Finding Your Match

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Stripes or solids? Plaids or polka-dots? Finding the right match can be difficult. Some things and some people are just meant to be together. Others, not so much.

Whether you like peanut butter and jelly or peanut butter and honey, you’d be hard pressed to find anyone willing to challenge your taste in food preparedness. That said I, personally, can’t see why anybody would put ketchup on their hot dog instead of mustard but, then, I also don’t find the need for ketchup on my fries… so there’s that.

Black coffee or coffee with lots of milk and sugar? This, too, is a seemingly debateable issue between caffeine drinkers. I prefer tea so it matters not to me but stop in at any Starbucks, any time of the day, and you’ll see not only long wait lines but lines of predilection as well.

Finding your match can involve anything from your taste buds to your heart’s desire. Preferences in food, music, art and clothing can change as often as the days of the week. Traits we like about our friends and even about ourselves sometimes change as we get older. Love, on the other hand, is a many splendored thing and should always shine as radiantly as a struck match!

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Which Costs More?

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I don’t know when it is, exactly, that a person stops wanting things. Maybe if you grew up in times of war or depression, you were accustomed to doing without. We are such an entitled generation that we take most everything for granted. Sadly, we ‘expect’ rather than ‘desire.’

When we’re small it’s always, “gimme, gimme, gimme.” When we’re a bit older it’s, “I want,” “I need,” “I’m the only one who doesn’t have…” We sound like a bunch of spoiled brats. But, more often than not, our whining gets us exactly what we want.

Fortunately, at some point (usually when WE start paying for our own food, clothing, rent, gas), we get it. That’s when we have to start looking at the prices of things as well as the balance in our checkbooks (okay, we don’t really use checkbooks anymore but you know what I mean…).

So, now we begin a new chapter in our financial history book called: “Which costs more?” 

  • Dine out or cook in?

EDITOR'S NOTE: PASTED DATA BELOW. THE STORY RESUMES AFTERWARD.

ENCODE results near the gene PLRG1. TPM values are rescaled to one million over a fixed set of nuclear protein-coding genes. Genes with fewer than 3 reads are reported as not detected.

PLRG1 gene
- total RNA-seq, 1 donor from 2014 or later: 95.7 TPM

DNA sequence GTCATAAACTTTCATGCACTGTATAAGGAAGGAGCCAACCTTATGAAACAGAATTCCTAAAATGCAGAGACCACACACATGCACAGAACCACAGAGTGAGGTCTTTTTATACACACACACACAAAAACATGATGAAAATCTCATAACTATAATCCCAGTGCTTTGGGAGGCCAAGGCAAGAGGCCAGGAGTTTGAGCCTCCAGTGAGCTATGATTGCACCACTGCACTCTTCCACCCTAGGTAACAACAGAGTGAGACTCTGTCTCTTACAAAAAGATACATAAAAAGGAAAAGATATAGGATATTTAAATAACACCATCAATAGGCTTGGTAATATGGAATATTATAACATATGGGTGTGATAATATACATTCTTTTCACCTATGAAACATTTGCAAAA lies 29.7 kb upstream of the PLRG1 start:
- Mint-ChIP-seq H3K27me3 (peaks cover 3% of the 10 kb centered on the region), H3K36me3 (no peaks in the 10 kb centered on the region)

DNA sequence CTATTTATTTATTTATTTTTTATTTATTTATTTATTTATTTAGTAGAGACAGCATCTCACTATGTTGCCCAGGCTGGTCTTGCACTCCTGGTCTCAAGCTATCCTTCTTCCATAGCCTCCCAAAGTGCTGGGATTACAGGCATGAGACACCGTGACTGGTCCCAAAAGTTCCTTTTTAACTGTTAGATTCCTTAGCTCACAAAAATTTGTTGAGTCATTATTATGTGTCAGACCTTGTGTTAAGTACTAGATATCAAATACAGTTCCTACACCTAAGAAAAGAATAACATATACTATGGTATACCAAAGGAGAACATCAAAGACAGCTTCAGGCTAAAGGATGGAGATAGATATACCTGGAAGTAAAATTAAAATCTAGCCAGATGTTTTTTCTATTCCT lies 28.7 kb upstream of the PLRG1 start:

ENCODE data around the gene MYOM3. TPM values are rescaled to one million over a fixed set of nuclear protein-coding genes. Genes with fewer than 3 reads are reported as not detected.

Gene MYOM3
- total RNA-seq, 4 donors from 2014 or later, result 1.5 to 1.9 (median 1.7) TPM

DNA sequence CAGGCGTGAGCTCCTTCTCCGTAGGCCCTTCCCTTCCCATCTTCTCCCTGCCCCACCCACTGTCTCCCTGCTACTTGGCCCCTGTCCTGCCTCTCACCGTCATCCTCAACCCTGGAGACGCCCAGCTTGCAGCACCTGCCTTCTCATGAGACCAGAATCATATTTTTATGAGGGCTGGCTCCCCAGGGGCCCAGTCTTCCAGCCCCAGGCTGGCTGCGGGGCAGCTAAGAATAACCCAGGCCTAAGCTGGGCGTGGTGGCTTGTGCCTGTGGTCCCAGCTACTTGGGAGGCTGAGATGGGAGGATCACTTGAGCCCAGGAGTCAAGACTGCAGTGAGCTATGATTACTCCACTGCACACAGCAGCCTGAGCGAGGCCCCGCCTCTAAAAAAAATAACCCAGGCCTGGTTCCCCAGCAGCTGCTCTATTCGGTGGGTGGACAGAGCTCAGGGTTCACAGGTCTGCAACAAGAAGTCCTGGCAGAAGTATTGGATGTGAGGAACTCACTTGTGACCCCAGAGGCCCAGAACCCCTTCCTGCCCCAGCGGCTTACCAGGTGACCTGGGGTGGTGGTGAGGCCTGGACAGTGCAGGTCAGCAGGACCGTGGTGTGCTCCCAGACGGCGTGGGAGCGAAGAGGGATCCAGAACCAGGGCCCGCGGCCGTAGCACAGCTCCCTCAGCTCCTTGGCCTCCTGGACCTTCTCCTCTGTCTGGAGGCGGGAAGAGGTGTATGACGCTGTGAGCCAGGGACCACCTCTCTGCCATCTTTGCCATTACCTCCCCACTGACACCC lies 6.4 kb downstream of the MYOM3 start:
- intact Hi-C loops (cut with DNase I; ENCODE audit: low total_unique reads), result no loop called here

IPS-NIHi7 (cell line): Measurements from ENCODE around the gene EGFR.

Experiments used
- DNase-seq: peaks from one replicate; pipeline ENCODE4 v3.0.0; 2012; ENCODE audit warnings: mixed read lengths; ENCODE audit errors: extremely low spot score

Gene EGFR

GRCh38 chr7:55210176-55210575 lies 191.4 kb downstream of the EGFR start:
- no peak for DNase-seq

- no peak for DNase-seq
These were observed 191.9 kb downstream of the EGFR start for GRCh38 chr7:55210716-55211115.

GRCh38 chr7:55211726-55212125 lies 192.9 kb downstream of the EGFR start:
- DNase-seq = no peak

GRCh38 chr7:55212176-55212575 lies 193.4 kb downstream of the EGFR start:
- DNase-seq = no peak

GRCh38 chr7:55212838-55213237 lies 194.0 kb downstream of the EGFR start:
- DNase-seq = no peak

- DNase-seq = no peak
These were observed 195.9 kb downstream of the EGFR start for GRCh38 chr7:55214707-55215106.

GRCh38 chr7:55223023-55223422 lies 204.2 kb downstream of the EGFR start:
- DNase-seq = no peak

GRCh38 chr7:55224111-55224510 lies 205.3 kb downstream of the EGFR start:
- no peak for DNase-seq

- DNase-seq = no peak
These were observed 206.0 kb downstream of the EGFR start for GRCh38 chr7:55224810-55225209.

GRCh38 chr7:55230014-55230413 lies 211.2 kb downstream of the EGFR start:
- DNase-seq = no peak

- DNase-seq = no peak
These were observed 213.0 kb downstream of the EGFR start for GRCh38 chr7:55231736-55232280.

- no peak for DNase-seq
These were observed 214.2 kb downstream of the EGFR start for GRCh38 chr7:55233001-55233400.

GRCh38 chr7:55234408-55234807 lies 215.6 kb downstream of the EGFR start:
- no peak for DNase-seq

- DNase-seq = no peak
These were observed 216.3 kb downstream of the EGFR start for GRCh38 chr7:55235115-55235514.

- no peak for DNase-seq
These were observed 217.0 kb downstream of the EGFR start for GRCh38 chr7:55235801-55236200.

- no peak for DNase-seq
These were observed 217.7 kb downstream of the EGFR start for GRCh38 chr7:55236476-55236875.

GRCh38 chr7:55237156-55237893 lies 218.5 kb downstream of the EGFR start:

• Movieplex or movie rental?
  • Vacation or stay-cation?
  • Bookstore or Library?

And then it hits us. The big divide between what we think we need and what we can actually afford. That’s not to say that we must give up all essentials – only those little ‘extras’ that we didn’t really need in the first place!

Five Second Rule

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Everyone knows about the five second rule where food is concerned. Supposedly, if you drop food on the floor, it’s okay to still eat it or serve it if it’s been picked up within 5 seconds. I’m sure people with extreme OCD are silently cringing right about now but, for the vast majority of us, this rule is fairly acceptable.

So what else might it work for?

  • If someone doesn’t react ‘promptly’ when a light turns green, is it alright to blast your car horn at them?
  • If you have something important to say and someone holds up their finger indicating that they’ll be with you in a second, is it alright to start talking after you’ve checked your watch and five seconds have gone by?
  • If a waiter tells you he’ll be back in a second with the check and, after 10 or 15 minutes you still haven’t gotten it, is it alright to walk out without paying?
  • If someone is holding the elevator for another person (while carrying on a conversation with them) and you have places to go, is it alright to press the ‘close door’ button?
  • If you, yourself (“guilty”), have done any of these because you truly believe the five second rule is an appropriate measure of your patience level, then I say to you, “_________________________”*

*sorry, my five seconds were up!

All For One

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My parents and I are getting quite proficient at living together. I wouldn’t say we’re at that ‘finishing-each-others-sentences’ stage but we are becoming rather skillful at saving both time and money.

Case in point… the three of us can go out to dinner for less than $20 and still manage to take home enough food for another meal. Here’s how:

Mom and I usually split one meal so we fill up on the salad bar and add what’s leftover to our take-home container. Then we split the entree in half – she eats like a bird, anyway, so I just fill up on the fries (or rice or baked potato) and that leaves about half the main course for home.

Dad eats pretty much everything in sight – and that includes a few helpings from the salad bar, too. But he’s definitely part of the equation because we use a ‘buy-one-get-one-half-off’ deal. So he plays an integral part in our musings.

Now here’s where the time saved comes in. Mom’s really starting to hate cooking so, with a good enough deal on the table, she’s more than willing to go out to eat for two reasons:

1. No cooking today
2. No cooking (just reheating) tomorrow.

That’s because, as I previously mentioned, Mom eats like a bird – a featherlight bird – and can get by with a yogurt or some PB crackers for dinner. Dad’s the one that’ll inevitably scarf down the take-home meal. So… Win. Win. One for all and all for one!